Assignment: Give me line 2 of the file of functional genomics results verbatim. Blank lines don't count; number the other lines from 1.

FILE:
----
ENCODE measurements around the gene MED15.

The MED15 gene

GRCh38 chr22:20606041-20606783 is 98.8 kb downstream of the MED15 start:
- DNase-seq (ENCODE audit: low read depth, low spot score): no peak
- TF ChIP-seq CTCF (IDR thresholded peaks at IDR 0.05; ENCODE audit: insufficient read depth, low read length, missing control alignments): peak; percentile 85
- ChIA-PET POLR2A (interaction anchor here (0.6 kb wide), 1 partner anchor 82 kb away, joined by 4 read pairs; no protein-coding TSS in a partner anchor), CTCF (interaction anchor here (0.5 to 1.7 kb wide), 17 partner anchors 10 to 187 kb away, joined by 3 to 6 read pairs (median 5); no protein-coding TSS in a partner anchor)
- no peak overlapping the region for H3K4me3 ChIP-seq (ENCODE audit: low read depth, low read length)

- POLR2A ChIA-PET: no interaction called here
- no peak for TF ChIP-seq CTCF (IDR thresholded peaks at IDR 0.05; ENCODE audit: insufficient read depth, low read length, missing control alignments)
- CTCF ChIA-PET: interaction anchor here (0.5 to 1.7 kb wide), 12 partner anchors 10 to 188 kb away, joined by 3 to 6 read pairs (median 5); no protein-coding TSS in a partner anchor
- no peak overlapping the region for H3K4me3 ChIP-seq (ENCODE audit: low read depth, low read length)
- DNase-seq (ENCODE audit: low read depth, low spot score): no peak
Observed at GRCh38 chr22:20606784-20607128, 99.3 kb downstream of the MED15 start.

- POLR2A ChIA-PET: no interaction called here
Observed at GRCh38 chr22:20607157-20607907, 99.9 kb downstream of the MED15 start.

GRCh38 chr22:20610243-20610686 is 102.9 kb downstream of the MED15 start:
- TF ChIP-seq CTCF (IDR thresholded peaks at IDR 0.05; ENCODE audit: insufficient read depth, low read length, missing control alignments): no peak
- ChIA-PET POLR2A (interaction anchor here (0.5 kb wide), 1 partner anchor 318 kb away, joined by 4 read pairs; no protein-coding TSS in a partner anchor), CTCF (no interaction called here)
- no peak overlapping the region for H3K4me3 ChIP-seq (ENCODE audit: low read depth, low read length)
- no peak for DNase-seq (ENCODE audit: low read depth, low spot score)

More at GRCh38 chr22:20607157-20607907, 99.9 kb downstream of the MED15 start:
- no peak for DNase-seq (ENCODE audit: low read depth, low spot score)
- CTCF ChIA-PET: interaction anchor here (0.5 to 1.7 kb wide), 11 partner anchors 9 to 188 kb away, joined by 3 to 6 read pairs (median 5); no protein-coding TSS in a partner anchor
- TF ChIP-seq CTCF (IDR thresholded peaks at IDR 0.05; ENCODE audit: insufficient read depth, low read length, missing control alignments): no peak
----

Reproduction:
The MED15 gene